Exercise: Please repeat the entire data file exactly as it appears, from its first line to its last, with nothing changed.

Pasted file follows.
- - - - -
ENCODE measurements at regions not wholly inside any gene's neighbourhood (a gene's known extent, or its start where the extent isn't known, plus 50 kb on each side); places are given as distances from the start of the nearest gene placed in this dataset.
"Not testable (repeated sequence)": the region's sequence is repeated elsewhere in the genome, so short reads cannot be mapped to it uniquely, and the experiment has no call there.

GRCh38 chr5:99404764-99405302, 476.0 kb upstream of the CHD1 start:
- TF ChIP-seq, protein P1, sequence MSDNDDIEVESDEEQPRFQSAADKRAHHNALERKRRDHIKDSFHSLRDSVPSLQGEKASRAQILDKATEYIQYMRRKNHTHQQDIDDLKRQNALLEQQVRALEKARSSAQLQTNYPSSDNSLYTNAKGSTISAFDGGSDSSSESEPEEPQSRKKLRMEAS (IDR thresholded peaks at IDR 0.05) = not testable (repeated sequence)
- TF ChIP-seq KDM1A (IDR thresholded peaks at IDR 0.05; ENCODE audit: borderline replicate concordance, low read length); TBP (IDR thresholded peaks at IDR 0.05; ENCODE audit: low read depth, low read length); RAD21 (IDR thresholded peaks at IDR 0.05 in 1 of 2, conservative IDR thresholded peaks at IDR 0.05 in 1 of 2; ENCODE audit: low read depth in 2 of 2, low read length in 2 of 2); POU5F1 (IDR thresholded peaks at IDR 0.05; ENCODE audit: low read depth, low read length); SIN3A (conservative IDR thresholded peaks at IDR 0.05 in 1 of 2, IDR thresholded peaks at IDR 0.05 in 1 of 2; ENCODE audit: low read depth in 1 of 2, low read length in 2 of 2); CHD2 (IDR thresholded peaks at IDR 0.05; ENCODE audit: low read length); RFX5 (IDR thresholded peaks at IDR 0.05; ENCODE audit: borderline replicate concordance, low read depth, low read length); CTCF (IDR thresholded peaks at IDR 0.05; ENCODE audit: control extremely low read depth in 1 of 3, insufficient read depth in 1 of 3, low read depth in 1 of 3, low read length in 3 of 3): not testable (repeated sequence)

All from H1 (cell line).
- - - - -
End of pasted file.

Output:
ENCODE measurements at regions not wholly inside any gene's neighbourhood (a gene's known extent, or its start where the extent isn't known, plus 50 kb on each side); places are given as distances from the start of the nearest gene placed in this dataset.
"Not testable (repeated sequence)": the region's sequence is repeated elsewhere in the genome, so short reads cannot be mapped to it uniquely, and the experiment has no call there.

GRCh38 chr5:99404764-99405302, 476.0 kb upstream of the CHD1 start:
- TF ChIP-seq, protein P1, sequence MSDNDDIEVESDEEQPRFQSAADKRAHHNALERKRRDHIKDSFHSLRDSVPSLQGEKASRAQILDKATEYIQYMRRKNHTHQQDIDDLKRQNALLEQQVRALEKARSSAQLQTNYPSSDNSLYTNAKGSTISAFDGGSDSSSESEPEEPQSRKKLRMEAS (IDR thresholded peaks at IDR 0.05) = not testable (repeated sequence)
- TF ChIP-seq KDM1A (IDR thresholded peaks at IDR 0.05; ENCODE audit: borderline replicate concordance, low read length); TBP (IDR thresholded peaks at IDR 0.05; ENCODE audit: low read depth, low read length); RAD21 (IDR thresholded peaks at IDR 0.05 in 1 of 2, conservative IDR thresholded peaks at IDR 0.05 in 1 of 2; ENCODE audit: low read depth in 2 of 2, low read length in 2 of 2); POU5F1 (IDR thresholded peaks at IDR 0.05; ENCODE audit: low read depth, low read length); SIN3A (conservative IDR thresholded peaks at IDR 0.05 in 1 of 2, IDR thresholded peaks at IDR 0.05 in 1 of 2; ENCODE audit: low read depth in 1 of 2, low read length in 2 of 2); CHD2 (IDR thresholded peaks at IDR 0.05; ENCODE audit: low read length); RFX5 (IDR thresholded peaks at IDR 0.05; ENCODE audit: borderline replicate concordance, low read depth, low read length); CTCF (IDR thresholded peaks at IDR 0.05; ENCODE audit: control extremely low read depth in 1 of 3, insufficient read depth in 1 of 3, low read depth in 1 of 3, low read length in 3 of 3): not testable (repeated sequence)

All from H1 (cell line).